What Was Your First Album?

On the vanished joys of music ownership. Plus: "Rothaniel" on HBO Max and J.M.W. Turner on the walls and onscreen.

What Was Your First Album?

What was the first album you bought? That you bought, rather than someone picking it for you. What was the moment that you began setting the parameters of your musical taste for yourself?

I ask because as I was making dinner last night I threw on a Byrds playlist and when “Eight Miles High” came on, I was whisked back in time to 1966 and a small, long-vanished record store among the gallery shops of Boston’s Prudential Tower. I was nine and with my mother; maybe we’d come down from a visit to the Top of the Pru skywalk, then two years old and still a novelty. She bought an LP my older sister had been requesting – no idea which one but I’ll hazard a guess and say Simon and Garfunkel’s “Sounds of Silence” – and then, out of the blue, asked me to choose an album for myself. A pivotal moment! The chance to have an opinion, appear informed, be seen as possessing an aesthetic! To be seen, period, which when you’re the youngest in the family counts for a lot.

I remember pondering the matter and opting for “Fifth Dimension.” Had I heard “Eight Miles High,” the breakout single, on the radio? Probably. Did I know who the Byrds were? Possibly. I doubtless thought the cover was cool because it still is, the group clustered on a carpet that appears to be floating in a vast, inky void, the band’s name psychedelically spelled out above them. It wasn’t the first record album I bought on my own, with my own money – that came later. But it was mine, and as a kid brother in a family where older sisters set the musical agenda, it was important that I perceived “Fifth Dimension” as a record only I would have chosen. I listened to it with a proprietary obsessiveness for weeks, entranced by the single’s acid-freakout guitars (modeled after Coltrane), the gorgeous, piled-up harmonies of “Wild Mountain Thyme” and “John Riley,” the aliens-ate-my-weed comedy of “Mr. Spaceman.” Listening to the album again last night, I realized I still felt a sense of ownership – a flag I planted, or it planted in me.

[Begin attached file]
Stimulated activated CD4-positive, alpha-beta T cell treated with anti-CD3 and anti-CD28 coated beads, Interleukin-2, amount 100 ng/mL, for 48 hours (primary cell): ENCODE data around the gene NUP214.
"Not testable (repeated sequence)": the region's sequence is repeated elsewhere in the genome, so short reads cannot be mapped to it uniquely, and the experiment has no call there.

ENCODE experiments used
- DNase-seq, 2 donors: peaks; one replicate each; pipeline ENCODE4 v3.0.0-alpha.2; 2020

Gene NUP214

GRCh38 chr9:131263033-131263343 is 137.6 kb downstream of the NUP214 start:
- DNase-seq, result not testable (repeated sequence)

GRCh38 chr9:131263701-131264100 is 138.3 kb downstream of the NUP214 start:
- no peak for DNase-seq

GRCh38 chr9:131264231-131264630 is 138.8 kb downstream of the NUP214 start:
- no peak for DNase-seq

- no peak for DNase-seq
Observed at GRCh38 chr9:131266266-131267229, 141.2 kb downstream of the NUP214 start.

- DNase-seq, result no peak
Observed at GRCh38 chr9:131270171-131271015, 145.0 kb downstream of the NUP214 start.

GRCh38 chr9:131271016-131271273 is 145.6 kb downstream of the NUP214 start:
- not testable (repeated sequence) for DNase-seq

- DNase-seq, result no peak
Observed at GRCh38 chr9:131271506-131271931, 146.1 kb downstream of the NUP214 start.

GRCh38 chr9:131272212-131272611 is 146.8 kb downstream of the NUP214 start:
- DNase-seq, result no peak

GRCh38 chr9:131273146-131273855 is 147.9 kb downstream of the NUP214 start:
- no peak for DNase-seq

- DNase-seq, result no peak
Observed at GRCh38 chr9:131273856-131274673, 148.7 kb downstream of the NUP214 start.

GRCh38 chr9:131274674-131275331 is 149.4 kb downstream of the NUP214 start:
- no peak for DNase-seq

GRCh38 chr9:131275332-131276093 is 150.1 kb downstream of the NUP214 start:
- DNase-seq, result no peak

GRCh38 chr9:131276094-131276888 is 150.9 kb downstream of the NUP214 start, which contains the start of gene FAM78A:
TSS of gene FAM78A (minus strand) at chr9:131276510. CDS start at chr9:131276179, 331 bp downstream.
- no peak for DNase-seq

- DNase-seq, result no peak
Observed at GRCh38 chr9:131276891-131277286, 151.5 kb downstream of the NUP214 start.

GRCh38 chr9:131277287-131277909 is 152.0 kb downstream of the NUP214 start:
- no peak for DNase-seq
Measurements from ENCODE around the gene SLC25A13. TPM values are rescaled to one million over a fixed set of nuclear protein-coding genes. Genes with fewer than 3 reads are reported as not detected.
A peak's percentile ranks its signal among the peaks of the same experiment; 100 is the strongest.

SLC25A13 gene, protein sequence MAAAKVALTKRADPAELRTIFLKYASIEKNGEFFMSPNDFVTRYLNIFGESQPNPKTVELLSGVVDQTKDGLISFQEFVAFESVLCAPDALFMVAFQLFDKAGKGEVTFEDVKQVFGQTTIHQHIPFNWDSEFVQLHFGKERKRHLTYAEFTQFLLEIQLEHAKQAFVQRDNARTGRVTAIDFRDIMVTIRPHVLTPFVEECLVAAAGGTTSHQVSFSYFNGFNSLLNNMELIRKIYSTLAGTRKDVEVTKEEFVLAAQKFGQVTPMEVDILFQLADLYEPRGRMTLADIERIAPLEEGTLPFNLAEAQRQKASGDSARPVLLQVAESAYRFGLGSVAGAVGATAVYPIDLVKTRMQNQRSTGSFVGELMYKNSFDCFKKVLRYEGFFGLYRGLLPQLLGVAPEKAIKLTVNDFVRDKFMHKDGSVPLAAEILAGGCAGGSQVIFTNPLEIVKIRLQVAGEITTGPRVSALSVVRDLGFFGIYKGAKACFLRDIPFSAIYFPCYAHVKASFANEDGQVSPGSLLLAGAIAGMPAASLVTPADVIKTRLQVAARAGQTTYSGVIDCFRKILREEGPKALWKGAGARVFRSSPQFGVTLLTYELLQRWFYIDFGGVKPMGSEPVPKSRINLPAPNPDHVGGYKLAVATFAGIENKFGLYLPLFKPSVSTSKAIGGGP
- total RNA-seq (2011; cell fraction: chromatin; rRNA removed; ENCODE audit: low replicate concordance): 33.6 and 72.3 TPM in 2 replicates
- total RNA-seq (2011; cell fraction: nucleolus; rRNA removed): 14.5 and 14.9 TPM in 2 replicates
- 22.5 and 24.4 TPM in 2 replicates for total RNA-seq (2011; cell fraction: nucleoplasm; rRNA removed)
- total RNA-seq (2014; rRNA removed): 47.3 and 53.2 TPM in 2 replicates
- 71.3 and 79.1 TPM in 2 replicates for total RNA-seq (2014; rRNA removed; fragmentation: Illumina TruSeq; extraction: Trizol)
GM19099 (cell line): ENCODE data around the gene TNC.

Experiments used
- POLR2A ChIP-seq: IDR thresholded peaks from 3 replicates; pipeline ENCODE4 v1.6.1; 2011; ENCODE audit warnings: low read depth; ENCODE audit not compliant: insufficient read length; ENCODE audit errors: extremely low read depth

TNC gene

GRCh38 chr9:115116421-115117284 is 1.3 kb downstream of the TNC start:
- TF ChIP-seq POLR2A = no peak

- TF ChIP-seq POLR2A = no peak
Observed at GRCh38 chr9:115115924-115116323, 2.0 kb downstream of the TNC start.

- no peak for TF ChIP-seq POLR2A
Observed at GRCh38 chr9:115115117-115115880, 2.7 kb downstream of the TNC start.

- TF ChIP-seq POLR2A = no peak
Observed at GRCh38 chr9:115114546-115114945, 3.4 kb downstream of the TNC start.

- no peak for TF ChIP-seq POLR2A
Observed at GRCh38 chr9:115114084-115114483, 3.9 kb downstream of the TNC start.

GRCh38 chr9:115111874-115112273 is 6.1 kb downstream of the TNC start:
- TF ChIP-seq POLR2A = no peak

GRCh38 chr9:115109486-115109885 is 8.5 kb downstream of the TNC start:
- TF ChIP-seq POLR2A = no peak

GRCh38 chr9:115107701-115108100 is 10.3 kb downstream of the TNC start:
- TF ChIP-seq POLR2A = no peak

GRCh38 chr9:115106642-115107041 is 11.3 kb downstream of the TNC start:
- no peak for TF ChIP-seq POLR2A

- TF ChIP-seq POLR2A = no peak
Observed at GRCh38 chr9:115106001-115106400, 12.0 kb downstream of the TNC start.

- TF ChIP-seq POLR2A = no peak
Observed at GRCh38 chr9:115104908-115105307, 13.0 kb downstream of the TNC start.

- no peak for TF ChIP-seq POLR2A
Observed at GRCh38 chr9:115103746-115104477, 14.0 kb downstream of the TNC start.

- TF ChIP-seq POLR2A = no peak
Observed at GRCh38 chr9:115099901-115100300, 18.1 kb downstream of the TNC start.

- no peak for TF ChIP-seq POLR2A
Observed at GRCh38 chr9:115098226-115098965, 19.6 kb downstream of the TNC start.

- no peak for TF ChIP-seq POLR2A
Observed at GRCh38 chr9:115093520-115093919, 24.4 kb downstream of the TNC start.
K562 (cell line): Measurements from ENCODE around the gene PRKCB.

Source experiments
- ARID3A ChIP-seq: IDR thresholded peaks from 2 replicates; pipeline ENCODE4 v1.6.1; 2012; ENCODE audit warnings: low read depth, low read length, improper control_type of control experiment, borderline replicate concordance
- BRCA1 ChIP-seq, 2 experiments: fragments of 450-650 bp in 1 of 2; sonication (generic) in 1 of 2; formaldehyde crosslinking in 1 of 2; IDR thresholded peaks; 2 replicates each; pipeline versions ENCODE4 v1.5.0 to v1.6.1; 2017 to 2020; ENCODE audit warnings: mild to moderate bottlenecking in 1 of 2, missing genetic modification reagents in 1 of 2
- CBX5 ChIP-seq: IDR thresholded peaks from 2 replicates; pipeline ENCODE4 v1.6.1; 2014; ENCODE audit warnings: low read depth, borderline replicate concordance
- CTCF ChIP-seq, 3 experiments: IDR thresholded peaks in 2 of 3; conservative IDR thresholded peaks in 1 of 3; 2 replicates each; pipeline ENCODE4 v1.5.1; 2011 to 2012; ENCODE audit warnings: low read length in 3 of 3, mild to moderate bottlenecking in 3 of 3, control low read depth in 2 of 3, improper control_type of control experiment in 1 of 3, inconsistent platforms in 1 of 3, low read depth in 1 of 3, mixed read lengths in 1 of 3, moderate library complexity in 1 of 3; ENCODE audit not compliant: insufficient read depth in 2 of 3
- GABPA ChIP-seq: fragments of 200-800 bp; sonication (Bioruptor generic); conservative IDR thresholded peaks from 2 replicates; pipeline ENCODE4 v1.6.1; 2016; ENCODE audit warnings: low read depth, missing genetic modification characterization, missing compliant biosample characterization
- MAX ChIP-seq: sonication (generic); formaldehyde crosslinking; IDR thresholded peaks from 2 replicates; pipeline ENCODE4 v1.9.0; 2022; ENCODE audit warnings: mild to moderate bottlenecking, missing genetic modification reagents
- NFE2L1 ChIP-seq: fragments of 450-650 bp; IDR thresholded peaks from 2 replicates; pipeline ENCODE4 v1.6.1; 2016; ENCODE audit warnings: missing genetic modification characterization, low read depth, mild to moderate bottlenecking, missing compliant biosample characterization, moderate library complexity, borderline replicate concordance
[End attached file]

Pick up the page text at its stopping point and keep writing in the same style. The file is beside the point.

A few months later, I bought my first 45 r.p.m. single, the preferred format in a hit-driven era. It was “Happy Together” by the Turtles, and I was cheered by the song’s bouncy optimism, not realizing that the entire thing was a fantasy in the head of a man too shy to talk to his dream girl. Somewhere along the line I picked up or was given “The Mason Williams Phonograph Record,” a relic of its time with Swingle Singers-style vocal arrangements, studio strings, a lot of sub-Nillsson feyness, and a big fat jive-flamenco hit in “Classical Gas,” which I thought was the coolest thing I’d ever heard for about a month and a half.

But the first album I bought – saved up my allowance, went out, and purchased on my own – was “The Beatles,” aka The White Album, in late 1968, and the significance of that within the family narrative was immense. My older sister was almost 13 when the Beatles hit America like a ton of bricks in early 1964 – she was smack in the center of the demographic. She saw them in concert (chaperoned by my dad, who didn’t even like jazz and who thought the Fabs heralded the end of civilization), and she had the first seven U.S. album releases, starting with “Meet the Beatles” and running through “Rubber Soul.” Six years younger than she, I saw her as ineffably worldly. She listened to Françoise Hardy records – how much more sophisticated could you get?